Galton was not against royalties and incentives. As stated previously, he came from trade book publishing and understood such things. I was welcome to propose such plans. He also said I could do anything I wanted (!) as long as it didn’t cost a lot, or paid for itself, or, miracle of miracles, made money.
So, I pressed on. One thing I did was rewrite the terrifying W4H document Kenyon & Kenyon had provided. I simplified it, put it in English and made it fit easily on one page. I ran it by Alice and she ran it by K&K. Fine they said. “Yeah, that’s what we meant.”
I passed out the new, less intimidating document. I also did my best to get people to believe that I could and would make things better if they’d give me a little time. A few people signed it, since it seemed less onerous (though the substance was the same). Among the first to sign was Bill Mantlo. A few others trusted what I was telling them and signed.
Some stringers signed, hoping, I guess, that if the regulars didn’t sign, eventually work would open up for them.
The question came up a lot, “Is this ‘sign it or else?’” The answer was yes. I knew that at some point, I’d be given a cut-off date. That answer went over like a death threat.
I asked all staff people and the contract employees to sign the document. It was academic for the contract guys since their employment contracts already specified W4H, but I thought it might be good psychology. Marv was the first to sign. Then Colan, John Buscema, Mike Esposito…. Eventually they all did, except for Archie. Archie was the lone hold-out.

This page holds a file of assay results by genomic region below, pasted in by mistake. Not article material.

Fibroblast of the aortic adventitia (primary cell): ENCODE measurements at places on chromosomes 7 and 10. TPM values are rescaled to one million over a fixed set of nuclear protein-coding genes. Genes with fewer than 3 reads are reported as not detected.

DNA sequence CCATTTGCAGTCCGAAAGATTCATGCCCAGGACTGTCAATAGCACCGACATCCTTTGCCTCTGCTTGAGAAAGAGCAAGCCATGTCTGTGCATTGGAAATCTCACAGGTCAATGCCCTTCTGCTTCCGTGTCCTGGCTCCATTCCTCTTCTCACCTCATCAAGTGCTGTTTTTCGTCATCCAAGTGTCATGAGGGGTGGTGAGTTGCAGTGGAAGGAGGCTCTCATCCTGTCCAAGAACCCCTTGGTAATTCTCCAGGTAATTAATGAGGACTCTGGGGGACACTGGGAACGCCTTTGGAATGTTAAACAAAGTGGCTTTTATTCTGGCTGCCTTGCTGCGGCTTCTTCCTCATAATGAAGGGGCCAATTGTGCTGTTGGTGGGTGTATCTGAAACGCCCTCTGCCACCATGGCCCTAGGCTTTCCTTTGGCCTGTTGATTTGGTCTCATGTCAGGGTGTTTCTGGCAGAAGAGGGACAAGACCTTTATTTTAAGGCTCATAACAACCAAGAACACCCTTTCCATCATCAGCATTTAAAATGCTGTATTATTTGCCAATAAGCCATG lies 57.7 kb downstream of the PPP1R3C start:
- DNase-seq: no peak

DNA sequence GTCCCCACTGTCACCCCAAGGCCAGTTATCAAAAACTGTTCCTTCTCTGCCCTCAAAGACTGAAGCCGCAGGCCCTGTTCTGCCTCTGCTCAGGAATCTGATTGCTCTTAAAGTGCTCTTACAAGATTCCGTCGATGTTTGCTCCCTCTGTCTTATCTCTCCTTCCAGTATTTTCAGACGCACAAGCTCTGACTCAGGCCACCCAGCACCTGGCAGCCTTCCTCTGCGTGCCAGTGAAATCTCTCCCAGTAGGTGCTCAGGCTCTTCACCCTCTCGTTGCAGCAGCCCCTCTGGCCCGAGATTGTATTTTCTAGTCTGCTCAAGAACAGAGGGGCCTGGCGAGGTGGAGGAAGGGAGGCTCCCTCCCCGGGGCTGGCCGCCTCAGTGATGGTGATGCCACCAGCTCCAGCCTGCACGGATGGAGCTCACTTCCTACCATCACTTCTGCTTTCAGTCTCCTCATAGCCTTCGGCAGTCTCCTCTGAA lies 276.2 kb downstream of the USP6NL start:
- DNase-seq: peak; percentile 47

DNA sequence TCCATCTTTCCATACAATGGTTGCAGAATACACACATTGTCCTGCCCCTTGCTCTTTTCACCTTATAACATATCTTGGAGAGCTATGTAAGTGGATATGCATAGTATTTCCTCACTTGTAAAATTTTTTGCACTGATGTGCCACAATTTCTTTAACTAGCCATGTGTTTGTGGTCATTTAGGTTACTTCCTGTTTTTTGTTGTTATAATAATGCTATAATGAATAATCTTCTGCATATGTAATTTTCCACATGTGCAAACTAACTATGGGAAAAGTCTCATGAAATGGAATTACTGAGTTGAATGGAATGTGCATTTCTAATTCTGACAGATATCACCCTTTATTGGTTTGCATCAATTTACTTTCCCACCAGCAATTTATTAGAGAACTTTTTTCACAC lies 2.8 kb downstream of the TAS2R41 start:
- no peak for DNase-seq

During the late winter and spring the Guild kept growing. Even guys who had signed the W4H joined thinking, and rightly so, that an overall agreement between Marvel and the Guild would supersede the W4H.
During that time Neal Adams re-instituted First Fridays. There had been a tradition (before my time) of parties or social gatherings of comics people on the first Friday of every month. Neal started that up again and hosted. He had a big, beautiful place on the East Side.
I was invited along with everyone else.
Though Neal was the “union leader” and I represented the management, we never had a harsh word between us. We were friends, remained friends throughout the tribulations and are still friends.
I meant every word I wrote for his Hall of Fame intro.
The parties were great. The only downside was that Neal would buttonhole me sometimes and expound upon the evils of W4H. I don’t think he ever realized it, but he was preaching to the choir. Albeit an off-key baritone who was busy trying to keep the church from burning down instead of singing. I tried to get him to understand that I planned to make things better, if I only had time.
Neal meant absolutely no harm. Neal’s intentions were strictly noble. Neal was fighting the good fight for the creators.
The thing was that Neal was grossly misinformed about the financial health of the company. He thought we were doing much better than we were, and that changing to an Independent Contractor system was a practical choice we could make. More on that later. First….